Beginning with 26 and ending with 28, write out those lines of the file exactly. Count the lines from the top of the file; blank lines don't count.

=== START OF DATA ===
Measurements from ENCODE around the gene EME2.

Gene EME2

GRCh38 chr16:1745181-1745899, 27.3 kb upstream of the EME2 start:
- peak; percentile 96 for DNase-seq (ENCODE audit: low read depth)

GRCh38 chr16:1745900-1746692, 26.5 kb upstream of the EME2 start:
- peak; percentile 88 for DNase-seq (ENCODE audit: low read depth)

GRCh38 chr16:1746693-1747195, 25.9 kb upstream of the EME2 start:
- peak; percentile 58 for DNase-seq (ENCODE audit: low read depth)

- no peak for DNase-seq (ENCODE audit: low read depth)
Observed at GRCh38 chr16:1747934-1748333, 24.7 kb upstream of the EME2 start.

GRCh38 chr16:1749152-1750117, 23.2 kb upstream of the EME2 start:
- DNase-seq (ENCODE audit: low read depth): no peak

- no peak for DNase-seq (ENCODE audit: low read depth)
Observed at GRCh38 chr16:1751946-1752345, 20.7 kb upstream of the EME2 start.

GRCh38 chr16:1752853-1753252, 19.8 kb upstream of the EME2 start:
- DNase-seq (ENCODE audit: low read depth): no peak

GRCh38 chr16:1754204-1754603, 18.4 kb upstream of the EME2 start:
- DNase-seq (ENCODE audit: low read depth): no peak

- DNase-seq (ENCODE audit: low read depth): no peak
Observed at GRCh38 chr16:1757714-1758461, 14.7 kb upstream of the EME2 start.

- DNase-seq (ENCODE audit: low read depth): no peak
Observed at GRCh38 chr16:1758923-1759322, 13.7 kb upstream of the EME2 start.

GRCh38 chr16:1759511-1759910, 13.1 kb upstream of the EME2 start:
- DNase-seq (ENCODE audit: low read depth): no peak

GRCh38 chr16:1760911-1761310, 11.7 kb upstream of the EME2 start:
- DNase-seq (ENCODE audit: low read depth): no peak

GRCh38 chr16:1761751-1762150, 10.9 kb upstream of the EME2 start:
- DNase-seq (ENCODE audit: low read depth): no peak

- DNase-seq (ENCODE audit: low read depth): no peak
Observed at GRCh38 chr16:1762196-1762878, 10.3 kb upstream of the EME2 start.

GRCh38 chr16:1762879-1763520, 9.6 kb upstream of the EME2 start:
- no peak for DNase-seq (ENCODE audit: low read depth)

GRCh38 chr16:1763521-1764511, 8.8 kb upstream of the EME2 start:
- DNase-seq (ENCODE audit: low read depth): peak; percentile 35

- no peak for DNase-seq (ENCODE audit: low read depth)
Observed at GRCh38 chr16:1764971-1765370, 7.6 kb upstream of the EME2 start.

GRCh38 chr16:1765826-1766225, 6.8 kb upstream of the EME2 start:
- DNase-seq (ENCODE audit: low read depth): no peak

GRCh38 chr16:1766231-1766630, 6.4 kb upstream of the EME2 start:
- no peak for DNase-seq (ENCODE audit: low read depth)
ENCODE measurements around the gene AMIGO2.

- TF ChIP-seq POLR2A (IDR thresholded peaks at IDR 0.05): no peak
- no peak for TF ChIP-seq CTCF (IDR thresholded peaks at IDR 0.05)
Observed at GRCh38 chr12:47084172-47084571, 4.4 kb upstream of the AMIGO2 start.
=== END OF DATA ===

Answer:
- DNase-seq (ENCODE audit: low read depth): no peak

GRCh38 chr16:1761751-1762150, 10.9 kb upstream of the EME2 start:
- DNase-seq (ENCODE audit: low read depth): no peak